After WWII, American servicemen brought back tales of a minaturized tabletop soccer game in Germany . Foosball, or “Babyfoot,” as it was once called, has since developed into a sport with highly developed leagues, tournaments, and techniques. Every year around 600 foosers roll into Las Vegas for the VIFA International Championship to compete for over $100,000 in prize money.

Amateurs play alongside pros at the competition, but don't enter until you've got a handle on foos technique and rules. Semi-professional Shanghai-based player Fred Gower said skilled players each have their own style, and it's crucial to assess your opponent's style before playing him. Gower explained, “There's all these various styles of shot, and depending on the kind of defense that someone is giving you, certain shots will be better than others. You can say, ‘This guy is a brush pass snake shot favoring the poll side,' and that would allow you to have an edge on knowing how to play this person.” Players in the know get “the book” on their opponents before each match begins.

Fred "Mr. Shanghai Foos" Gower

When Gower discovered foosball in college, it was love at first snake shot (which involves rocking the ball back and forth under a “man's” feet before slamming it into the goal). “I could play at a bar all night long,” he recalls. “I thought I was pretty hot stuff.” After a few months of nearly continuous playing, though, his grades weren't so hot. “I was so addicted to the game, I had to stop cold turkey.” His grades shot up, and he graduated from college, but he was “like a drug addict or a former smoker” – foosball was always in the back of his mind. When he hit middle age, he finally gave in bought himself a foosball table. After messing around with the table by himself a few times, he discovered a huge foos community on the web and found tournaments going on in Vancouver , where he was living at the time. Once he knew what to look for, he realized that foosers were everywhere. “We're kind of like vampires,” he said. “We can usually spot another one.”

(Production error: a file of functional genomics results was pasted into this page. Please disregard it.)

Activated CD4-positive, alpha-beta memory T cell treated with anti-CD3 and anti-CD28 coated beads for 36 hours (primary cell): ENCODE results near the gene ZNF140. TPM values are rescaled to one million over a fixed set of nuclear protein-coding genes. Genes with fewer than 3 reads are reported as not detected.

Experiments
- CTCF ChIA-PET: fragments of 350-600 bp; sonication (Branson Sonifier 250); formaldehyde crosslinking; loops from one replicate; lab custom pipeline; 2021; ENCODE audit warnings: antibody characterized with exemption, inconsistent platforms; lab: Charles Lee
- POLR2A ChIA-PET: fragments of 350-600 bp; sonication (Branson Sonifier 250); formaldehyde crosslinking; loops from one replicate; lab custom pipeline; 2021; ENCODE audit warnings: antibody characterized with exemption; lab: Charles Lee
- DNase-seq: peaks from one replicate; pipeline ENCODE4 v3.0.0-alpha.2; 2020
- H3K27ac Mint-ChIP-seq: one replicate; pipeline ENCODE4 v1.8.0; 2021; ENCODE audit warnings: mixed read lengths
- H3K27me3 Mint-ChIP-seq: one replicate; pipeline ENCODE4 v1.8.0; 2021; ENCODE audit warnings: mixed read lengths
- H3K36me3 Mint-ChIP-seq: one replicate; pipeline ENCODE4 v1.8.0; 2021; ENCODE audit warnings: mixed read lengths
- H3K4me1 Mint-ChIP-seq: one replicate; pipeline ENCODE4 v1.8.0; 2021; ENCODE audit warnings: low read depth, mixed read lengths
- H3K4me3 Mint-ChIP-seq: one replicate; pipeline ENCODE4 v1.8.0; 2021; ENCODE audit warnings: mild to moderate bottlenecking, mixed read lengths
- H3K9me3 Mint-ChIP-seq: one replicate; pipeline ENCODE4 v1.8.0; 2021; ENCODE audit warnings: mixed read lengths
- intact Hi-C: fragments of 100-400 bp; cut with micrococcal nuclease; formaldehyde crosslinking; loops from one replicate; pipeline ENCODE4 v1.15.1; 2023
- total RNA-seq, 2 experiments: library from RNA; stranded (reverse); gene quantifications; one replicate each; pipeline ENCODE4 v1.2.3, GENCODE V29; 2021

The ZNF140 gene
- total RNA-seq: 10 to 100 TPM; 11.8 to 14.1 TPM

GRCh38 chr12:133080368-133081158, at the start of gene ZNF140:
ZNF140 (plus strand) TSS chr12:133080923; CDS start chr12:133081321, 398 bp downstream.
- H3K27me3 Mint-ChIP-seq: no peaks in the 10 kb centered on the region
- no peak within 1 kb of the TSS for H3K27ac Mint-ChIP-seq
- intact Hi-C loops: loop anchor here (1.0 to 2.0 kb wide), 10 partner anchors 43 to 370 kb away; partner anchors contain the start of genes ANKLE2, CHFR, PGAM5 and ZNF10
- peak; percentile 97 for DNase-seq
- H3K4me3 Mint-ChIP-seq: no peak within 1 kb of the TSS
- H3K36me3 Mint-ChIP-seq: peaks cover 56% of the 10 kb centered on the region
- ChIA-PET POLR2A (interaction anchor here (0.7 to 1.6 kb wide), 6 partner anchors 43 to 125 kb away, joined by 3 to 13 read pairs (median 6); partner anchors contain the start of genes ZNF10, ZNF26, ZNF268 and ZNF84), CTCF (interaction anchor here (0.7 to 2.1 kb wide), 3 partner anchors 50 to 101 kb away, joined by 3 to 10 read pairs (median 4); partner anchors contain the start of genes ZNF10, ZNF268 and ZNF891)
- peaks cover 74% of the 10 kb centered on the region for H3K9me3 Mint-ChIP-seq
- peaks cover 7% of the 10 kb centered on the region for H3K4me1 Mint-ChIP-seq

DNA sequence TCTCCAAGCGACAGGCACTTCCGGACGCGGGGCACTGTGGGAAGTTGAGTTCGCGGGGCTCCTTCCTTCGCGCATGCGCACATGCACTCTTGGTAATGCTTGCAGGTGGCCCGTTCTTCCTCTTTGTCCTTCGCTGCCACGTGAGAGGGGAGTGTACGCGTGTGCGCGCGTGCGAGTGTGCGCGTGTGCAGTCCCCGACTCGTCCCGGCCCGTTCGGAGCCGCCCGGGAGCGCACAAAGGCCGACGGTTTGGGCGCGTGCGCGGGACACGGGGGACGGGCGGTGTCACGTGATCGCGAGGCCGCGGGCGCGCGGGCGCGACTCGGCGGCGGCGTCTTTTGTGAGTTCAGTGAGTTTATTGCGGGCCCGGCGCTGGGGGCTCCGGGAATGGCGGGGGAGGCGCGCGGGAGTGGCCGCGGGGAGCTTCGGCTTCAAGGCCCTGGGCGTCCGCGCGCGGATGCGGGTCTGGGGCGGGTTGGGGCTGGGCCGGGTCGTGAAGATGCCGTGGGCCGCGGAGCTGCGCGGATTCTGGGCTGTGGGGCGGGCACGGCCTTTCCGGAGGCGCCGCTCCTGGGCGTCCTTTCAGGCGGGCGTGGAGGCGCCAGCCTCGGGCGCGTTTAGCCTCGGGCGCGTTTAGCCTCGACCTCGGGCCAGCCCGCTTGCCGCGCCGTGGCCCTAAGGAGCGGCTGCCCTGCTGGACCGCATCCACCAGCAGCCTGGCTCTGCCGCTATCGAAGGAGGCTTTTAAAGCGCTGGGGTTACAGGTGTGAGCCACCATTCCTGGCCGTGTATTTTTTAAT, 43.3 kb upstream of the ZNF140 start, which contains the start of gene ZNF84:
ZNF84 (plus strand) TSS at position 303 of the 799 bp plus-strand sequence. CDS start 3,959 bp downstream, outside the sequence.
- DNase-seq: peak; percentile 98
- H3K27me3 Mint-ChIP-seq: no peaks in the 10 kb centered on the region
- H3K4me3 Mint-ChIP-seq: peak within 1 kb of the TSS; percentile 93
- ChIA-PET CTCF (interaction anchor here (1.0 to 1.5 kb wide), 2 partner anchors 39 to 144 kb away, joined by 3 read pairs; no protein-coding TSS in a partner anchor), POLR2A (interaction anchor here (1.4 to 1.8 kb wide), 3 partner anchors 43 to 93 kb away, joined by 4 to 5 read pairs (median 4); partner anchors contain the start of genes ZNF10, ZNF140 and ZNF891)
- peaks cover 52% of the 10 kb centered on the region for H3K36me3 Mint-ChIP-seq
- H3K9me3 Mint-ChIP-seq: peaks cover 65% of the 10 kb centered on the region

In 2004, Gower, then 44, moved to Shanghai , where his wife had gotten a job with General Motors. He works in the IT sector but devotes his free time to popularizing foosball in China . “Once the Chinese really see that this is something that takes discipline and knowledge and skill, I think they'll be all over it.” He has reason to be hopeful. Foosball is gaining ground in other parts of Asia , particularly Malaysia , which holds several major foosball competitions every year. And Gower is a glowing evangelist for the sport, willing to talk about it with anyone who will listen, wheter they speak english or not.

“There's the strategy of chess, there's the activity of ping-pong,” he says. “Foosball has a dynamic aspect to it in that it's not like golf, where you're both taking turns. Someone is actively defending your pass or your shot….It's almost like a martial art.”